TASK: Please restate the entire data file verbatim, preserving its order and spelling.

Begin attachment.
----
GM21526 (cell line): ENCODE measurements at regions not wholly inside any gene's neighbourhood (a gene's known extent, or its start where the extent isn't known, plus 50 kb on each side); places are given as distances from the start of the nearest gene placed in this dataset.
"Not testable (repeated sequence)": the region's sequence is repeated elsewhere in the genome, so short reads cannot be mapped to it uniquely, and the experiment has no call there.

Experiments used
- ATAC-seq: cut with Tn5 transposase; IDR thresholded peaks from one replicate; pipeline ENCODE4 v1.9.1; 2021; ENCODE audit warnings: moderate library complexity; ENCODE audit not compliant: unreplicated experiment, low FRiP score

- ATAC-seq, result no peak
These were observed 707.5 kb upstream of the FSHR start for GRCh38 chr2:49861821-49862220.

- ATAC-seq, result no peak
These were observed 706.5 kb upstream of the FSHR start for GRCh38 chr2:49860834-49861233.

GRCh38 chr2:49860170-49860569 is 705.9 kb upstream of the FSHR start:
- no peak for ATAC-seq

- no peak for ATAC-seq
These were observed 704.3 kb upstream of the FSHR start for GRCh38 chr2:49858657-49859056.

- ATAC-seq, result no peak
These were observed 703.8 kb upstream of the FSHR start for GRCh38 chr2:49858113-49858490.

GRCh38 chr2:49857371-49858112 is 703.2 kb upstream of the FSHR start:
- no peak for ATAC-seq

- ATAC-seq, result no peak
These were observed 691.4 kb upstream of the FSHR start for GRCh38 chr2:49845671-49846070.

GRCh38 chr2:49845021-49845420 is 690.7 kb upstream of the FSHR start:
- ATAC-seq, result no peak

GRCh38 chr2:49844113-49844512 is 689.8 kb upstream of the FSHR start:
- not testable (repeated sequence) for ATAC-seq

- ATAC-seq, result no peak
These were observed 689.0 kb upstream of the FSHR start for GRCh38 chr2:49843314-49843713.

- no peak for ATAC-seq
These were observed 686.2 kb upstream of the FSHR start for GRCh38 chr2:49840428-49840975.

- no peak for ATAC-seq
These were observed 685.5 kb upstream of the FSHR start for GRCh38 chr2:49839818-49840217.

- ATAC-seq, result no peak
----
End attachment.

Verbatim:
GM21526 (cell line): ENCODE measurements at regions not wholly inside any gene's neighbourhood (a gene's known extent, or its start where the extent isn't known, plus 50 kb on each side); places are given as distances from the start of the nearest gene placed in this dataset.
"Not testable (repeated sequence)": the region's sequence is repeated elsewhere in the genome, so short reads cannot be mapped to it uniquely, and the experiment has no call there.

Experiments used
- ATAC-seq: cut with Tn5 transposase; IDR thresholded peaks from one replicate; pipeline ENCODE4 v1.9.1; 2021; ENCODE audit warnings: moderate library complexity; ENCODE audit not compliant: unreplicated experiment, low FRiP score

- ATAC-seq, result no peak
These were observed 707.5 kb upstream of the FSHR start for GRCh38 chr2:49861821-49862220.

- ATAC-seq, result no peak
These were observed 706.5 kb upstream of the FSHR start for GRCh38 chr2:49860834-49861233.

GRCh38 chr2:49860170-49860569 is 705.9 kb upstream of the FSHR start:
- no peak for ATAC-seq

- no peak for ATAC-seq
These were observed 704.3 kb upstream of the FSHR start for GRCh38 chr2:49858657-49859056.

- ATAC-seq, result no peak
These were observed 703.8 kb upstream of the FSHR start for GRCh38 chr2:49858113-49858490.

GRCh38 chr2:49857371-49858112 is 703.2 kb upstream of the FSHR start:
- no peak for ATAC-seq

- ATAC-seq, result no peak
These were observed 691.4 kb upstream of the FSHR start for GRCh38 chr2:49845671-49846070.

GRCh38 chr2:49845021-49845420 is 690.7 kb upstream of the FSHR start:
- ATAC-seq, result no peak

GRCh38 chr2:49844113-49844512 is 689.8 kb upstream of the FSHR start:
- not testable (repeated sequence) for ATAC-seq

- ATAC-seq, result no peak
These were observed 689.0 kb upstream of the FSHR start for GRCh38 chr2:49843314-49843713.

- no peak for ATAC-seq
These were observed 686.2 kb upstream of the FSHR start for GRCh38 chr2:49840428-49840975.

- no peak for ATAC-seq
These were observed 685.5 kb upstream of the FSHR start for GRCh38 chr2:49839818-49840217.

- ATAC-seq, result no peak